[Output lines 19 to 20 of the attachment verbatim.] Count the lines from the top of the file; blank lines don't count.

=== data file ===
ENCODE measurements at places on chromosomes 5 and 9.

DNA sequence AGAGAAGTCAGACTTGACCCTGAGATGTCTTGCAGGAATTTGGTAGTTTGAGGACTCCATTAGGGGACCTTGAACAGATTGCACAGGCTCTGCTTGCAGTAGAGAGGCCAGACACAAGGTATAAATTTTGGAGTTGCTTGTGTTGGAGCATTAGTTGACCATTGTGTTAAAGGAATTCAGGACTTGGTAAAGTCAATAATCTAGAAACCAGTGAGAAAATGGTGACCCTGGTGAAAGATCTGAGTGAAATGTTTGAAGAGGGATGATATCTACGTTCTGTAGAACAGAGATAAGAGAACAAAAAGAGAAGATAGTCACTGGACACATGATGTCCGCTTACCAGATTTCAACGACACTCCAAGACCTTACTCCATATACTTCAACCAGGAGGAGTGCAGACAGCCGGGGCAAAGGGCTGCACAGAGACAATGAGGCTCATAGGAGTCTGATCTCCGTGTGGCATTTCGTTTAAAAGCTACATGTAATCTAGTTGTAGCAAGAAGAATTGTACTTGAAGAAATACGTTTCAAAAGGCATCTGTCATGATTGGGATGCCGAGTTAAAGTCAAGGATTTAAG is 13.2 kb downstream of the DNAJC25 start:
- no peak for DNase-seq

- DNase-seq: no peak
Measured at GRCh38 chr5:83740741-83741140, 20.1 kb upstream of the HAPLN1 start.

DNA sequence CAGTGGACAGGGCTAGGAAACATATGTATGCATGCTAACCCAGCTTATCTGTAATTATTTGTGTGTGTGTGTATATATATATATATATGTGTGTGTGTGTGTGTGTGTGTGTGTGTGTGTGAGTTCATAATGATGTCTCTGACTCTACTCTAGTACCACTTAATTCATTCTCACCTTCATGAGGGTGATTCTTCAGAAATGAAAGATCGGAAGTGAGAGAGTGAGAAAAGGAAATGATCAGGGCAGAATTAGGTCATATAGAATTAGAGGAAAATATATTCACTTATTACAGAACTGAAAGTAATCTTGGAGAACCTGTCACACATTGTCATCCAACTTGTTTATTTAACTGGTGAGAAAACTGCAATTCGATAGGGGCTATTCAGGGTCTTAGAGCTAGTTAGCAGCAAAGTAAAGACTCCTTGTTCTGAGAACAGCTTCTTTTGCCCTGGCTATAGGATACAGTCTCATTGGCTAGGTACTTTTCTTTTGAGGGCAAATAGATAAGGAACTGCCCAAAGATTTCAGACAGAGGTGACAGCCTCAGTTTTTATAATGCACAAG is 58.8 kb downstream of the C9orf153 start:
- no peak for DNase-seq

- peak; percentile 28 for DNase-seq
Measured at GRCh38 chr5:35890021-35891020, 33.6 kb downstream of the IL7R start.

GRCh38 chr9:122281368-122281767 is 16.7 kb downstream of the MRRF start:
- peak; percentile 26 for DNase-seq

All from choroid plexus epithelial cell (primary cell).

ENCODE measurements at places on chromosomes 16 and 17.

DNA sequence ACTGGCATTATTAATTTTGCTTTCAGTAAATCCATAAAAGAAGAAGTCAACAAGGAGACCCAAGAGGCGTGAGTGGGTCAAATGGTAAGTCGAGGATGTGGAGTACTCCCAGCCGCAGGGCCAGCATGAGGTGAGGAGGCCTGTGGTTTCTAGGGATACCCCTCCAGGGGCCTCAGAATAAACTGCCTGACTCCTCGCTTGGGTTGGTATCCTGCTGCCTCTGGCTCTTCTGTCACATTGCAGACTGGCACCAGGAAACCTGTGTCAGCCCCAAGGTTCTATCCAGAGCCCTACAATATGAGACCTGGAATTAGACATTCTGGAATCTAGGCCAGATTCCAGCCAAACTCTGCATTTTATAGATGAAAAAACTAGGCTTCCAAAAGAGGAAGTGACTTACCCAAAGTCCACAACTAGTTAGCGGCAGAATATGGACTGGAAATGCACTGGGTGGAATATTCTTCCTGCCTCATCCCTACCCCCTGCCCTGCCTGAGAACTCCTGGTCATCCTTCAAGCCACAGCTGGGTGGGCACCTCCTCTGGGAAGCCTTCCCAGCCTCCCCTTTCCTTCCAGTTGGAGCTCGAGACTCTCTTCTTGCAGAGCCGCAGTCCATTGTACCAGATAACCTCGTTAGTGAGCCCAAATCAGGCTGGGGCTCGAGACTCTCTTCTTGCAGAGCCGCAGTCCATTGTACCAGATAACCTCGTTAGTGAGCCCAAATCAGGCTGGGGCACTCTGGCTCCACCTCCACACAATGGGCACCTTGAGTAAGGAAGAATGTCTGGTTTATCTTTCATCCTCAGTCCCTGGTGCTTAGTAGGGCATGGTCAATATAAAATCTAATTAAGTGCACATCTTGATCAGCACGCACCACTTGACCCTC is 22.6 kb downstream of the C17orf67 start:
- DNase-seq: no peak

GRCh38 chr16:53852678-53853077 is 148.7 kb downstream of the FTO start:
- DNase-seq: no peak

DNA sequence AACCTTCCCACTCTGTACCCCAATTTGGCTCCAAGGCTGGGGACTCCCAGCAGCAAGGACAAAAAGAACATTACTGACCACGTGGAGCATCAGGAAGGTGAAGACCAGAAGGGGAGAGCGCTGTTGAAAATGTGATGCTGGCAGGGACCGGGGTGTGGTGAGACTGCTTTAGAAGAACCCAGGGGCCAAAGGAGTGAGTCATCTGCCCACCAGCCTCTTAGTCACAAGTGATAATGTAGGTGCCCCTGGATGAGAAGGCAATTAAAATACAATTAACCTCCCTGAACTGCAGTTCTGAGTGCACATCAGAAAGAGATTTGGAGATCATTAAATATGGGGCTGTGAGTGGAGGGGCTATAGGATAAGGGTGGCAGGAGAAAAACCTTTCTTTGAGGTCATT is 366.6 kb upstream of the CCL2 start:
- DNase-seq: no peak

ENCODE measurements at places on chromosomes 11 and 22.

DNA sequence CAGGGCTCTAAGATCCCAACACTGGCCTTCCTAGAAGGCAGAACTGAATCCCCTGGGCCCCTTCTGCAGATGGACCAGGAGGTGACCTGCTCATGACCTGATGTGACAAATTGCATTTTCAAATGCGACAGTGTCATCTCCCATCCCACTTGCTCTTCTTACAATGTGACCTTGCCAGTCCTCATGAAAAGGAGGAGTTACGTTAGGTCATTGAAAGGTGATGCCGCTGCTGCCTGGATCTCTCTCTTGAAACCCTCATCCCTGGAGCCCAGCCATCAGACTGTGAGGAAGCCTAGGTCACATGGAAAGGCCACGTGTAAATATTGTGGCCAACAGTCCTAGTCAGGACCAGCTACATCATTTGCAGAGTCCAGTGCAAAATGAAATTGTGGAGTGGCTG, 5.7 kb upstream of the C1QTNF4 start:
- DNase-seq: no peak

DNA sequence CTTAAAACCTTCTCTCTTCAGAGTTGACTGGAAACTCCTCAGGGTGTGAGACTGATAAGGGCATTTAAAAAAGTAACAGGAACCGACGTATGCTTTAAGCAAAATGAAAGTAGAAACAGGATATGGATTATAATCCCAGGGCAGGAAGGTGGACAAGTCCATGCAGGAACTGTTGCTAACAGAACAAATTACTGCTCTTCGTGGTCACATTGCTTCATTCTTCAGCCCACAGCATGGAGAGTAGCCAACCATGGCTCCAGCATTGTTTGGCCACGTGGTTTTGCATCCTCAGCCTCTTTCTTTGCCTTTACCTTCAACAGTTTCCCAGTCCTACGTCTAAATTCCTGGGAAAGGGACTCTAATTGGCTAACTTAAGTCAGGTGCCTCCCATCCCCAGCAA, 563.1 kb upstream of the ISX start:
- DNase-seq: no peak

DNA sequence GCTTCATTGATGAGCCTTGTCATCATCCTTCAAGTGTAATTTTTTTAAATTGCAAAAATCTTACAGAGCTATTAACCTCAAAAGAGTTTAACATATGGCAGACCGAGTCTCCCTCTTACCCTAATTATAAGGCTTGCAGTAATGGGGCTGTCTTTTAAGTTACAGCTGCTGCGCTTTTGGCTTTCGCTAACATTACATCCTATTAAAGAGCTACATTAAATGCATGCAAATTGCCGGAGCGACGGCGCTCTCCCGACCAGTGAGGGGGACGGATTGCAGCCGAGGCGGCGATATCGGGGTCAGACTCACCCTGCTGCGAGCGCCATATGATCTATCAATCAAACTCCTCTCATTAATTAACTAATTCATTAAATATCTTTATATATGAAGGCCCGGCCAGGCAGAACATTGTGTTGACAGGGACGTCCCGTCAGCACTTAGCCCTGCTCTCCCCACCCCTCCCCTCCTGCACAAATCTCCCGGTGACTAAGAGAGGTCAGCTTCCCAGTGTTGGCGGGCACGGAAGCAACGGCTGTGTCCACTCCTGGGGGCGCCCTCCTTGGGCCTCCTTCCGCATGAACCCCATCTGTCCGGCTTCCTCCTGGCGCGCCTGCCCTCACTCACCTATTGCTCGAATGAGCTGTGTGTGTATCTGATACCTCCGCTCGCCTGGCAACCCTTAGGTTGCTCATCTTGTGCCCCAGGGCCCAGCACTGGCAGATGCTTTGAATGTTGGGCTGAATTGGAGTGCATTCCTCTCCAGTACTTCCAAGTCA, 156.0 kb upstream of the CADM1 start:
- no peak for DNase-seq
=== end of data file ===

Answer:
- DNase-seq: no peak

ENCODE measurements at places on chromosomes 11 and 22.